Assume there is a series of random variables $X_1$, $X_2$, ..., $X_N$ representing a series of values to be weight-averaged, and a corresponding series of random variables $W_1$, $W_2$, ..., $W_N$ representing the weights themselves.

Let us define the random variable $Z$ to be the result of the weight-average, that is:

$Z = \frac{\sum_i X_i W_i}{\sum_i W_i}$

If we assume that all the random variables are independent, and we know that expected value and variance of all the random variables (other than $Z$), is it possible to calculate the expected value and variance of $Z$ analytically?

My intuition tells me that $E[Z] = \frac{\sum_i E[X_i] E[W_i]}{\sum_i E[W_i]}$, and I have run experiments that suggest this is the case, but I'm unable to prove it.

Is there an analytic solution to calculating $VAR[Z]$ and $E[Z]$?

  • $\begingroup$ Is there any restriction on the distribution of the random variables? Are they all normally distributed for example? I'm not sure this will affect the answer but it might be helpful to know. $\endgroup$ Jun 13, 2019 at 4:08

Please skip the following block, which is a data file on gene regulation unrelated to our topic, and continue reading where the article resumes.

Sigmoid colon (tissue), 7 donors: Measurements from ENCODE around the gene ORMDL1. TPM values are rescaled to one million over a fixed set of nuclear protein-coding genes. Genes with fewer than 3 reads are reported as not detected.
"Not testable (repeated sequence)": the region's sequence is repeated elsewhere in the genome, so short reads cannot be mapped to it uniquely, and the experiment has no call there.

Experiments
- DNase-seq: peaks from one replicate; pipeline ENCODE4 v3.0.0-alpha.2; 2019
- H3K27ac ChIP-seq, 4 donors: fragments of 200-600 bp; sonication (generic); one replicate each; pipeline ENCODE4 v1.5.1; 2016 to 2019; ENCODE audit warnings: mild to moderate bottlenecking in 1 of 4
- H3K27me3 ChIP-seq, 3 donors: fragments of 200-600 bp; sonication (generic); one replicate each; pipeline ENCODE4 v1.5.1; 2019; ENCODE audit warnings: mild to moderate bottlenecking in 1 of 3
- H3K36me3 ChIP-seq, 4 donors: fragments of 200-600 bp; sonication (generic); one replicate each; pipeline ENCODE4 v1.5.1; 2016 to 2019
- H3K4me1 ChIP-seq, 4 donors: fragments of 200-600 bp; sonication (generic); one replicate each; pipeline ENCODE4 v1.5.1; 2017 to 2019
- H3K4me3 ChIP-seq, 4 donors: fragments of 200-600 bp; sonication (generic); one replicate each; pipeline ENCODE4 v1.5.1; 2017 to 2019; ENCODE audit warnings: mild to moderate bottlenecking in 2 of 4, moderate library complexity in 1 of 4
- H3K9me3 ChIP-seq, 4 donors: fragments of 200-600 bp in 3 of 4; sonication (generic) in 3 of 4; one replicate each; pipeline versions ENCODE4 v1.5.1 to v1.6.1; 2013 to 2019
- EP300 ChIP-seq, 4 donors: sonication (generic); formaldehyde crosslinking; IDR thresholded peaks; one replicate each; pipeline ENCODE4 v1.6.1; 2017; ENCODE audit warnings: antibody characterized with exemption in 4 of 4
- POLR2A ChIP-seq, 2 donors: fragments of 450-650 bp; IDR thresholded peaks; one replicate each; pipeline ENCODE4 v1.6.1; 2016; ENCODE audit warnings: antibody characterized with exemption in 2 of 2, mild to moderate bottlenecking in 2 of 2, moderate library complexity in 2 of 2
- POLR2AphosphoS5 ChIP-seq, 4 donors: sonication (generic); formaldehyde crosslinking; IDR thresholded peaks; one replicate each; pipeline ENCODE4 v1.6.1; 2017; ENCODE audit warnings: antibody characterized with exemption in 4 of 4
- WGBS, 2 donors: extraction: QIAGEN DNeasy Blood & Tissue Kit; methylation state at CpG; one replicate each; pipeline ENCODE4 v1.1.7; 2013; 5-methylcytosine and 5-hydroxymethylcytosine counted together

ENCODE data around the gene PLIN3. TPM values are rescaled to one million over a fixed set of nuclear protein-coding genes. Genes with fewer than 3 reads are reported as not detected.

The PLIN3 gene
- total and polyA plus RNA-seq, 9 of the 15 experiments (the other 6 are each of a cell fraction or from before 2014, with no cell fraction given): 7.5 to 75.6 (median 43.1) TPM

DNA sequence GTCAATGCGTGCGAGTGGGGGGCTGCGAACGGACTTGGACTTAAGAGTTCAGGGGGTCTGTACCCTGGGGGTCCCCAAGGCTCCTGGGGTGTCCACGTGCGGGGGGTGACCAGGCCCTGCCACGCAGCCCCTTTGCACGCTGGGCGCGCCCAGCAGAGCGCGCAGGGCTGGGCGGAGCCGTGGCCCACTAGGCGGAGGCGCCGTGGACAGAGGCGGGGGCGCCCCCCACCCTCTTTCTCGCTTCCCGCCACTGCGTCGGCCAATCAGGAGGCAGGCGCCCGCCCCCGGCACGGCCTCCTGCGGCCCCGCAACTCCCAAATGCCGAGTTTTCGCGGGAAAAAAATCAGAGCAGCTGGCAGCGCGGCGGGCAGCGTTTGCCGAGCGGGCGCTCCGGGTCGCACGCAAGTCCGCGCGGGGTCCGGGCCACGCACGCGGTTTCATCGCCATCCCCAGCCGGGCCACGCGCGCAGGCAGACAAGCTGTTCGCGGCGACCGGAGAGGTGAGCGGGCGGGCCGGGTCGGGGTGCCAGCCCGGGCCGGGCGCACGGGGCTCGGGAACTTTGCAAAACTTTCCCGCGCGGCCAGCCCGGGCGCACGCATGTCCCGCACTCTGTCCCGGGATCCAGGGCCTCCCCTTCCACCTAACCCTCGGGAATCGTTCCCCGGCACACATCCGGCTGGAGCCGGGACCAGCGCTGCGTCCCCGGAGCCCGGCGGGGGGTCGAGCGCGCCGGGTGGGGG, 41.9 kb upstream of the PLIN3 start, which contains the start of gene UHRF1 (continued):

• $\begingroup$ It's safe to assume that all the variables are normally distributed about their means. $\endgroup$ Jun 13, 2019 at 5:03

1 Answer 1


If your two random variables $W_i$ and $X_i$ are independent, then from the law of total expectation the expectation of the product of two random variables is the product of their expectations, eg $E[X_i W_i] = E[X_i] E[W_i]$.

As for the Variance, this is defined in terms of the square of the variable, eg:

$$ \text{Var}(Z_i) = E[Z_i^2] - E[Z_i]^2 $$


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